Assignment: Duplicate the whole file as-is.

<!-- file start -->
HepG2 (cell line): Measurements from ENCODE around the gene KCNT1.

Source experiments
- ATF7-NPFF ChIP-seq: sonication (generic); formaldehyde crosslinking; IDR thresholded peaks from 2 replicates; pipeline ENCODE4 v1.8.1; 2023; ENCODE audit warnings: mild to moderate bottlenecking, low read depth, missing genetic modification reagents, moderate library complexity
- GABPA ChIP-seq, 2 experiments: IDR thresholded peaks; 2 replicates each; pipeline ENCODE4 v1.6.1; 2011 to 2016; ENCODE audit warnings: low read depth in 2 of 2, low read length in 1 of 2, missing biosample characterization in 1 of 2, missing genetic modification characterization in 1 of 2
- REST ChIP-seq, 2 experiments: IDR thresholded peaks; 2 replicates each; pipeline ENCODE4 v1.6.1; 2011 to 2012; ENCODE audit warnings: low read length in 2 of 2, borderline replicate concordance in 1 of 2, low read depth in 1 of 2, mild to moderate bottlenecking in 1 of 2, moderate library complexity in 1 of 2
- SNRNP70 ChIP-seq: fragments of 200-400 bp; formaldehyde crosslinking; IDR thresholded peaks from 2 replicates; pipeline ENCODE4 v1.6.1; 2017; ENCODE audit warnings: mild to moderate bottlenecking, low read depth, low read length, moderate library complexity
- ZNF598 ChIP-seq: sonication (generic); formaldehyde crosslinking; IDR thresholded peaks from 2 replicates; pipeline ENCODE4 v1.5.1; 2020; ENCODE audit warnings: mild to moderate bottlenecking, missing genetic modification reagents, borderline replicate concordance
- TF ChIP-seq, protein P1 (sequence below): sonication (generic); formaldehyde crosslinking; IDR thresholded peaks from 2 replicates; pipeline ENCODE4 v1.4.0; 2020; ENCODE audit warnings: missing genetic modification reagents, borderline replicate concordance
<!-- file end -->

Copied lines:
HepG2 (cell line): Measurements from ENCODE around the gene KCNT1.

Source experiments
- ATF7-NPFF ChIP-seq: sonication (generic); formaldehyde crosslinking; IDR thresholded peaks from 2 replicates; pipeline ENCODE4 v1.8.1; 2023; ENCODE audit warnings: mild to moderate bottlenecking, low read depth, missing genetic modification reagents, moderate library complexity
- GABPA ChIP-seq, 2 experiments: IDR thresholded peaks; 2 replicates each; pipeline ENCODE4 v1.6.1; 2011 to 2016; ENCODE audit warnings: low read depth in 2 of 2, low read length in 1 of 2, missing biosample characterization in 1 of 2, missing genetic modification characterization in 1 of 2
- REST ChIP-seq, 2 experiments: IDR thresholded peaks; 2 replicates each; pipeline ENCODE4 v1.6.1; 2011 to 2012; ENCODE audit warnings: low read length in 2 of 2, borderline replicate concordance in 1 of 2, low read depth in 1 of 2, mild to moderate bottlenecking in 1 of 2, moderate library complexity in 1 of 2
- SNRNP70 ChIP-seq: fragments of 200-400 bp; formaldehyde crosslinking; IDR thresholded peaks from 2 replicates; pipeline ENCODE4 v1.6.1; 2017; ENCODE audit warnings: mild to moderate bottlenecking, low read depth, low read length, moderate library complexity
- ZNF598 ChIP-seq: sonication (generic); formaldehyde crosslinking; IDR thresholded peaks from 2 replicates; pipeline ENCODE4 v1.5.1; 2020; ENCODE audit warnings: mild to moderate bottlenecking, missing genetic modification reagents, borderline replicate concordance
- TF ChIP-seq, protein P1 (sequence below): sonication (generic); formaldehyde crosslinking; IDR thresholded peaks from 2 replicates; pipeline ENCODE4 v1.4.0; 2020; ENCODE audit warnings: missing genetic modification reagents, borderline replicate concordance